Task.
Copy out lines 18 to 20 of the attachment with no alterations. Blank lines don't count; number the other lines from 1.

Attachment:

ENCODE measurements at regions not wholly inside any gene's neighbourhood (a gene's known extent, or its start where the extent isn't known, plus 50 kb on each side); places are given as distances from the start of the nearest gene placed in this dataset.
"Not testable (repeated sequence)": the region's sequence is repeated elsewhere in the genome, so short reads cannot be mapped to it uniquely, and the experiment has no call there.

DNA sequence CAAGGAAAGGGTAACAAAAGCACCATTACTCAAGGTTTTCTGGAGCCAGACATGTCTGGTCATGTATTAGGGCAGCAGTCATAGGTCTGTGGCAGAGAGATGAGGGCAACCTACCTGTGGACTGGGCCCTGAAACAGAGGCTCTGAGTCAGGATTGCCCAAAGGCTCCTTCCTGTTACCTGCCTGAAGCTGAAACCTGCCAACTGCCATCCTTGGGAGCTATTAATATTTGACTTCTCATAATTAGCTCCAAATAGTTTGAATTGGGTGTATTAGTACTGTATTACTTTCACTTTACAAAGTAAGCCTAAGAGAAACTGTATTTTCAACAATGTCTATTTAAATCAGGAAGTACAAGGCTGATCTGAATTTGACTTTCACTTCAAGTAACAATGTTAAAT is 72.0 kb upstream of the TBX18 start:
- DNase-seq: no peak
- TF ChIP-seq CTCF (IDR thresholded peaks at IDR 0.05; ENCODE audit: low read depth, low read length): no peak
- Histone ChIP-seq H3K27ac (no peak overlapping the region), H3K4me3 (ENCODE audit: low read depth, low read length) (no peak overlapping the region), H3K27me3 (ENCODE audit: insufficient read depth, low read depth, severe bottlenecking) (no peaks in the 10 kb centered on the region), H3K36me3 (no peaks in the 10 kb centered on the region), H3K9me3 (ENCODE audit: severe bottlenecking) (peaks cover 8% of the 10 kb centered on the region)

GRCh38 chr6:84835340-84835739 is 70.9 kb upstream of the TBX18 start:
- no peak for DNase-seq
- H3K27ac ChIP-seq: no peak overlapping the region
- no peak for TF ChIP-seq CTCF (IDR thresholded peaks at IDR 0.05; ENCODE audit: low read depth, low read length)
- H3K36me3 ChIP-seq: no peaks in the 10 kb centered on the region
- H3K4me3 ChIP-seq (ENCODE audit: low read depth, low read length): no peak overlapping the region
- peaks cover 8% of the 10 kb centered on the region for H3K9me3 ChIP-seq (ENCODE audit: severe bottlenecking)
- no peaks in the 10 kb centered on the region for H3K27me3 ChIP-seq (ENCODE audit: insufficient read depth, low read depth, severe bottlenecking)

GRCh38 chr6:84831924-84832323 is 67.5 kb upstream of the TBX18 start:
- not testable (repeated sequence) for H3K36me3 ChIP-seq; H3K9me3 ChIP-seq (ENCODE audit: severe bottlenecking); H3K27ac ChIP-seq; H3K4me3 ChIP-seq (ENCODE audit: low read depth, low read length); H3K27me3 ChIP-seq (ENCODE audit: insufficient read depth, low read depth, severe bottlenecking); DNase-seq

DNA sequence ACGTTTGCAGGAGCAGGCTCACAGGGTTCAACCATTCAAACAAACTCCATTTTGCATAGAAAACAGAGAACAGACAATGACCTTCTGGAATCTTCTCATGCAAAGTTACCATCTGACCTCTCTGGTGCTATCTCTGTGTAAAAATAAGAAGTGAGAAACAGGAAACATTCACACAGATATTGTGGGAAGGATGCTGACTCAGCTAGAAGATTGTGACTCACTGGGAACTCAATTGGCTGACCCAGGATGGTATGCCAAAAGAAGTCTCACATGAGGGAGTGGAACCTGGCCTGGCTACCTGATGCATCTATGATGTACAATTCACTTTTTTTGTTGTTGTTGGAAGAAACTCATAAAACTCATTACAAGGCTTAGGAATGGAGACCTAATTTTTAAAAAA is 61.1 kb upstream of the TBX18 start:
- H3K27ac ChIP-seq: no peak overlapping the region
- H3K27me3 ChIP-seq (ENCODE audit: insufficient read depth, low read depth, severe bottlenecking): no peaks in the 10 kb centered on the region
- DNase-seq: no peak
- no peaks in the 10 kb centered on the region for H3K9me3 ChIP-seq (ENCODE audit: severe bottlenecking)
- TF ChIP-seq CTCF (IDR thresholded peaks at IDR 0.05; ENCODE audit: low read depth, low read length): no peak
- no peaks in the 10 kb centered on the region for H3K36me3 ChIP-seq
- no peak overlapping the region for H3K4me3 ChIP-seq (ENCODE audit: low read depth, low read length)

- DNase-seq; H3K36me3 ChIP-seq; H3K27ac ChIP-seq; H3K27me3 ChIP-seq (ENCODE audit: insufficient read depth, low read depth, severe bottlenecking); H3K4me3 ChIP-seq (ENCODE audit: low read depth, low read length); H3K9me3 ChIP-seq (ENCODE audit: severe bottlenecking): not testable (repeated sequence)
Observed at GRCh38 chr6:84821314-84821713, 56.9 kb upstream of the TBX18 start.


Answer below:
- H3K27ac ChIP-seq: no peak overlapping the region
- H3K27me3 ChIP-seq (ENCODE audit: insufficient read depth, low read depth, severe bottlenecking): no peaks in the 10 kb centered on the region
- DNase-seq: no peak